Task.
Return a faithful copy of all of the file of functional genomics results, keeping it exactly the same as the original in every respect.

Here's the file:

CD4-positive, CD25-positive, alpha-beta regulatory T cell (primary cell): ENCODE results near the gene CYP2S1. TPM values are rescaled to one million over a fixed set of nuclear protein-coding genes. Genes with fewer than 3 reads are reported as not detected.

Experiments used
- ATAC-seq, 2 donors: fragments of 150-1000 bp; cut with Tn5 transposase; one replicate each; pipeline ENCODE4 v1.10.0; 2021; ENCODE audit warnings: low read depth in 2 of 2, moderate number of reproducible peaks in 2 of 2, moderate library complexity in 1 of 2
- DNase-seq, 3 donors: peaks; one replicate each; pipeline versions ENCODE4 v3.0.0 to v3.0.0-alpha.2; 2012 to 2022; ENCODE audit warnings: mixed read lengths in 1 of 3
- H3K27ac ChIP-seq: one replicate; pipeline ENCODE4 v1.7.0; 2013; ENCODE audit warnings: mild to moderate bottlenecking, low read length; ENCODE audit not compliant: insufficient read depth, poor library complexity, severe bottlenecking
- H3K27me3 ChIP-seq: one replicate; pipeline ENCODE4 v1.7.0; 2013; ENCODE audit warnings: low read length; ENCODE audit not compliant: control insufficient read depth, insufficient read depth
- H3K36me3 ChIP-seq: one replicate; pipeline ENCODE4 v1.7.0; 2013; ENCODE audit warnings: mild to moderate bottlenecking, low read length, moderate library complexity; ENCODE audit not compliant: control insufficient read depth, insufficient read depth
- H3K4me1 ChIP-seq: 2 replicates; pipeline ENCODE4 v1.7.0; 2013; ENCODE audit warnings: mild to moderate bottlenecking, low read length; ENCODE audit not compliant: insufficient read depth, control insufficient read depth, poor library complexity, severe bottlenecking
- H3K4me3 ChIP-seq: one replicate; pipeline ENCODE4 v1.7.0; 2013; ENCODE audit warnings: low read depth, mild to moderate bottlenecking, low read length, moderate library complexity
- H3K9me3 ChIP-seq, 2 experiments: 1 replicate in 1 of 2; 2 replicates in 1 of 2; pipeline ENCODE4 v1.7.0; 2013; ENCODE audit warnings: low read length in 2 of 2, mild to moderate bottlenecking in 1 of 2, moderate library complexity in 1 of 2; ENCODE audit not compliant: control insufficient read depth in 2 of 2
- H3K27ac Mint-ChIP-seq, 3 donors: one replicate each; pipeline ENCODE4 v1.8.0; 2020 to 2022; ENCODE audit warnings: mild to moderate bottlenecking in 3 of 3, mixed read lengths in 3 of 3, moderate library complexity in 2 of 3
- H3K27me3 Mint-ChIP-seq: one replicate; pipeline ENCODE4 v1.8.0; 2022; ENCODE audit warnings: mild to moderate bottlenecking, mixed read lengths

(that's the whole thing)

CD4-positive, CD25-positive, alpha-beta regulatory T cell (primary cell): ENCODE results near the gene CYP2S1. TPM values are rescaled to one million over a fixed set of nuclear protein-coding genes. Genes with fewer than 3 reads are reported as not detected.

Experiments used
- ATAC-seq, 2 donors: fragments of 150-1000 bp; cut with Tn5 transposase; one replicate each; pipeline ENCODE4 v1.10.0; 2021; ENCODE audit warnings: low read depth in 2 of 2, moderate number of reproducible peaks in 2 of 2, moderate library complexity in 1 of 2
- DNase-seq, 3 donors: peaks; one replicate each; pipeline versions ENCODE4 v3.0.0 to v3.0.0-alpha.2; 2012 to 2022; ENCODE audit warnings: mixed read lengths in 1 of 3
- H3K27ac ChIP-seq: one replicate; pipeline ENCODE4 v1.7.0; 2013; ENCODE audit warnings: mild to moderate bottlenecking, low read length; ENCODE audit not compliant: insufficient read depth, poor library complexity, severe bottlenecking
- H3K27me3 ChIP-seq: one replicate; pipeline ENCODE4 v1.7.0; 2013; ENCODE audit warnings: low read length; ENCODE audit not compliant: control insufficient read depth, insufficient read depth
- H3K36me3 ChIP-seq: one replicate; pipeline ENCODE4 v1.7.0; 2013; ENCODE audit warnings: mild to moderate bottlenecking, low read length, moderate library complexity; ENCODE audit not compliant: control insufficient read depth, insufficient read depth
- H3K4me1 ChIP-seq: 2 replicates; pipeline ENCODE4 v1.7.0; 2013; ENCODE audit warnings: mild to moderate bottlenecking, low read length; ENCODE audit not compliant: insufficient read depth, control insufficient read depth, poor library complexity, severe bottlenecking
- H3K4me3 ChIP-seq: one replicate; pipeline ENCODE4 v1.7.0; 2013; ENCODE audit warnings: low read depth, mild to moderate bottlenecking, low read length, moderate library complexity
- H3K9me3 ChIP-seq, 2 experiments: 1 replicate in 1 of 2; 2 replicates in 1 of 2; pipeline ENCODE4 v1.7.0; 2013; ENCODE audit warnings: low read length in 2 of 2, mild to moderate bottlenecking in 1 of 2, moderate library complexity in 1 of 2; ENCODE audit not compliant: control insufficient read depth in 2 of 2
- H3K27ac Mint-ChIP-seq, 3 donors: one replicate each; pipeline ENCODE4 v1.8.0; 2020 to 2022; ENCODE audit warnings: mild to moderate bottlenecking in 3 of 3, mixed read lengths in 3 of 3, moderate library complexity in 2 of 3
- H3K27me3 Mint-ChIP-seq: one replicate; pipeline ENCODE4 v1.8.0; 2022; ENCODE audit warnings: mild to moderate bottlenecking, mixed read lengths